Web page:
Puu Maelieli is one of my favorite trails because it’s short and the views are nothing less than stellar. When I found out that another hiking trail could be accessed just across the street from the Puu Maelieli trailhead, I said to myself, “well, I’ve got to do that one!” And so I did. This trail is officially called Ulupaina and although the view is not as spectacular as Puu Maelieli, it does offer a nice workout.
Joel on the contour trail. Photo by Coty Gonzales.
Flora. Photo by Coty Gonzales.
As far as parking and trailhead access, you can basically follow the same set of directions used to access Puu Maelieli. You’ll once again park on Hui Iwa Street near the McDonalds. After parking your car, you will walk down the hill and toward Kahekili Highway, however, instead of turning left toward the Maelieli trailhead, you will cross Kahekili Highway toward the Valley Temples. Once you’ve crossed the highway, turn left and walk toward the pet cemetery. The pet cemetery runs parallel to the side of Kahekili Highway heading east. Walk to the end of the pet cemetery (across the street, you should see the trailhead to Puu Maelieli). You will literally walk into the bushes at the end of the pet cemetery. Of course, there will be ribbons there waiting for your arrival.
Occasionally, this view pops up as you work your way up. Photo by Coty Gonzales.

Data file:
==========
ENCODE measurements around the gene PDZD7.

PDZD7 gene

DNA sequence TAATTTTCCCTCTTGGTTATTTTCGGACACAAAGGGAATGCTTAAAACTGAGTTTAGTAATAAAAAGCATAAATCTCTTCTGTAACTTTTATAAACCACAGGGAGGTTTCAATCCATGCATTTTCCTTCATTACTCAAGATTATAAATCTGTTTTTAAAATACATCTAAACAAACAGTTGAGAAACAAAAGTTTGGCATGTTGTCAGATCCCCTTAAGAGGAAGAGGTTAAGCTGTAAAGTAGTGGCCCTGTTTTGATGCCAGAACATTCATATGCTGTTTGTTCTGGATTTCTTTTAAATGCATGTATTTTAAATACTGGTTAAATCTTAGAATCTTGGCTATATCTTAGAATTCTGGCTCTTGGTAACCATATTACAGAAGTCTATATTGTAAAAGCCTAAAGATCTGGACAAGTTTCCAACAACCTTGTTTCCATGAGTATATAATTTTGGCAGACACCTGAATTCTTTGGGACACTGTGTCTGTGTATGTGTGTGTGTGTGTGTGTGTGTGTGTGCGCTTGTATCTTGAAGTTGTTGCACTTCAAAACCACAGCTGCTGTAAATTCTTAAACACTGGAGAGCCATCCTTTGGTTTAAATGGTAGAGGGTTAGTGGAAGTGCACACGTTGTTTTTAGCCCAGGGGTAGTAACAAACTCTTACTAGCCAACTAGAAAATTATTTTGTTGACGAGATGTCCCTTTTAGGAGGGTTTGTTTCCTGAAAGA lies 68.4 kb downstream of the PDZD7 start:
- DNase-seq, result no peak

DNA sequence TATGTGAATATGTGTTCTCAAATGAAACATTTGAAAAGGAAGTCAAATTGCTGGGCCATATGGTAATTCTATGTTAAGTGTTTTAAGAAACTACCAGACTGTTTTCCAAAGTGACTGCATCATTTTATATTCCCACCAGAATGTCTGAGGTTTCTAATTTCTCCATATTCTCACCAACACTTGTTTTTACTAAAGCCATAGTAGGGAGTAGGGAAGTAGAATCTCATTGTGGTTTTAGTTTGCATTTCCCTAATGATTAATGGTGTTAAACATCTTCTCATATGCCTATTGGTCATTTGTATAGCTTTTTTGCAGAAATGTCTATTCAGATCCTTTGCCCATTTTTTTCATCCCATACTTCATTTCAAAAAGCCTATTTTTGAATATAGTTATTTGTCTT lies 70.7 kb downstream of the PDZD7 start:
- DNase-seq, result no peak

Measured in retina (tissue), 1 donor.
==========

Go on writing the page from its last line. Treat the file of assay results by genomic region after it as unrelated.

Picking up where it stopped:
Jungle in Kahuluu? Photo by Coty Gonzales.
The trail is very well marked with pink ribbons. After a few minutes (~5 minutes), you will reach a junction heavily marked with ribbons. Ulupaina is a loop trail, and therefore, no matter whether you choose to go left (clockwise) or right counterclockwise), you will end back at the junction when you finish. On this day, we decided to go left (clockwise). The counterclockwise path is actually very inviting because of the many ribbons that point you in that direction.
Turning left, the path was mostly flat. Actually, I kept thinking about how great it would make as a running trail. Although the trail does narrow at some parts, it is generally very open. Most of the first hour involves contouring the mountain on a flat trail with little noticeable elevation gain.
Joel sitting at the junction that will take you home. To his right is the way back to the pet cemetary. To the left is the way to the powerline lookout. Photo by Coty Gonzales.
This is the same junction that joel is sitting at in the above photo. Go straight up here and it will lead you to the powerline. Photo by Coty Gonzales.
Satellite Station near Haiku Stairs? Photo by Coty Gonzales.
After about 1 hour or 1.5 miles, you will again reach a junction. This time, we hooked a right at the junction. At this point, you will notice that the trail will gain elevation very quickly. From this point, it will be a steep climb up to the ridge line. As you work your way up this steep climb, be sure to occasionally turn around to take in the views of Kaneohe Bay. The views from the top are somewhat obstructed and so the best views might be seen as you work your way up to the top.
Once you’ve reached the ridge line, you will again reach a junction littered heavily with pink ribbons. You can either turn right en route home, or continue straight on the ridgeline toward a powerline at the base of the Koolau Mountain Range. As you walk toward the powerline, look left and hopefully you will be able to make out the satellite station at the top of the Haiku Stairs.
Nice lines. Photo by Coty Gonzales.
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